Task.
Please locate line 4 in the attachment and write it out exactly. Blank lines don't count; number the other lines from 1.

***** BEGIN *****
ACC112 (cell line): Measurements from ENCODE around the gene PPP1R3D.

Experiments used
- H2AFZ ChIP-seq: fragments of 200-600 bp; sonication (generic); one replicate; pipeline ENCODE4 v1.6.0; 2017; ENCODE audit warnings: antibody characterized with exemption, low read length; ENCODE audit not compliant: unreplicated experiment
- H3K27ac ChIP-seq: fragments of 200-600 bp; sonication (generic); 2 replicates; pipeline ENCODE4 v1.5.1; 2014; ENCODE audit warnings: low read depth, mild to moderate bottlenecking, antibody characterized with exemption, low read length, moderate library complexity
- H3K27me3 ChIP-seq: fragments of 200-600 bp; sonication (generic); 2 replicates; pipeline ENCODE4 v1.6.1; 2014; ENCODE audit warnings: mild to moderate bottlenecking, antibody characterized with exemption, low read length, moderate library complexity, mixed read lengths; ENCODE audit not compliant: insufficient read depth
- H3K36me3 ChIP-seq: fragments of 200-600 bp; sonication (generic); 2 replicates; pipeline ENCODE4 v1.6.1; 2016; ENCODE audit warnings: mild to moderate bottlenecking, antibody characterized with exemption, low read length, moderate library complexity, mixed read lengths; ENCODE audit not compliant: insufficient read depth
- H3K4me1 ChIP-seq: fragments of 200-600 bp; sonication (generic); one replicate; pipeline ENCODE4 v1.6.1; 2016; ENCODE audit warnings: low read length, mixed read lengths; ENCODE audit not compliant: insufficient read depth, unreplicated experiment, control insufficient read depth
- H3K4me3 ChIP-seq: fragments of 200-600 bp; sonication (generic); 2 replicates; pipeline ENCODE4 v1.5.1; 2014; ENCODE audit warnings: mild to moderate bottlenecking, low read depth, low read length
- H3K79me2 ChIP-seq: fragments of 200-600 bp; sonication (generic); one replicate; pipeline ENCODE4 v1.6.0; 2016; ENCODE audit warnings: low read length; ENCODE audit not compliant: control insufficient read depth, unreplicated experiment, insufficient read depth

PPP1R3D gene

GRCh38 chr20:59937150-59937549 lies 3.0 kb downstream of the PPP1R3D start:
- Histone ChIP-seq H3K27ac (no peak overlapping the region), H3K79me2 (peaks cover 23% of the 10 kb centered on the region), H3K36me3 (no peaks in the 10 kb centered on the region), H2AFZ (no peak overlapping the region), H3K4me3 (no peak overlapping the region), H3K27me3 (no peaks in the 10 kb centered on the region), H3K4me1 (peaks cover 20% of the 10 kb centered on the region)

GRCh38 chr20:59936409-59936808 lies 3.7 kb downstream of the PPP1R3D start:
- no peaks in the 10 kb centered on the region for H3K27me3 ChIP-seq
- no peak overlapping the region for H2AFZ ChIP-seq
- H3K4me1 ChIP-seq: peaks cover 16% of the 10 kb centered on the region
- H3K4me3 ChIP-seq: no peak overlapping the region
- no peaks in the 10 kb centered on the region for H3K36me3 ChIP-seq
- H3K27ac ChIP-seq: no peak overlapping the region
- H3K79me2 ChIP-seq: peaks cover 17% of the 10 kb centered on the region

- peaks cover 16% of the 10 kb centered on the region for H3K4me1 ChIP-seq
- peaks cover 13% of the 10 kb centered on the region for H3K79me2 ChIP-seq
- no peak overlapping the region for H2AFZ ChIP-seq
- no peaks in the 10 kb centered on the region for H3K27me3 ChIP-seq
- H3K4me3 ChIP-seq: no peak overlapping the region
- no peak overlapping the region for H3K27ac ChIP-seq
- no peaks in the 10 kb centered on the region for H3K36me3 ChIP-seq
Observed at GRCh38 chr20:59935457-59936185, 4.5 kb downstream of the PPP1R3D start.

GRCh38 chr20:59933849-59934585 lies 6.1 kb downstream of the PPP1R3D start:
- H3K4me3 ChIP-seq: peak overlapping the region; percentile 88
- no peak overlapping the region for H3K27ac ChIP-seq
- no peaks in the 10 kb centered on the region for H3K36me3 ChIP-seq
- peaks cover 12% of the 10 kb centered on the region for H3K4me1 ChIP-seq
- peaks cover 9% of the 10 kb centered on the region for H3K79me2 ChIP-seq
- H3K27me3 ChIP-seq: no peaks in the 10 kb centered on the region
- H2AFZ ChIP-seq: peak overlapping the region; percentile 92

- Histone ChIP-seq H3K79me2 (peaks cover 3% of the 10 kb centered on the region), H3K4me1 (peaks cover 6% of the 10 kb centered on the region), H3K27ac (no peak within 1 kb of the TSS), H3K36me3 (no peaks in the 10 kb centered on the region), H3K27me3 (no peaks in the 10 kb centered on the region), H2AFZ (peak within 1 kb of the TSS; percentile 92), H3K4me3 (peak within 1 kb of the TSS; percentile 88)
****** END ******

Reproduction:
- H3K27ac ChIP-seq: fragments of 200-600 bp; sonication (generic); 2 replicates; pipeline ENCODE4 v1.5.1; 2014; ENCODE audit warnings: low read depth, mild to moderate bottlenecking, antibody characterized with exemption, low read length, moderate library complexity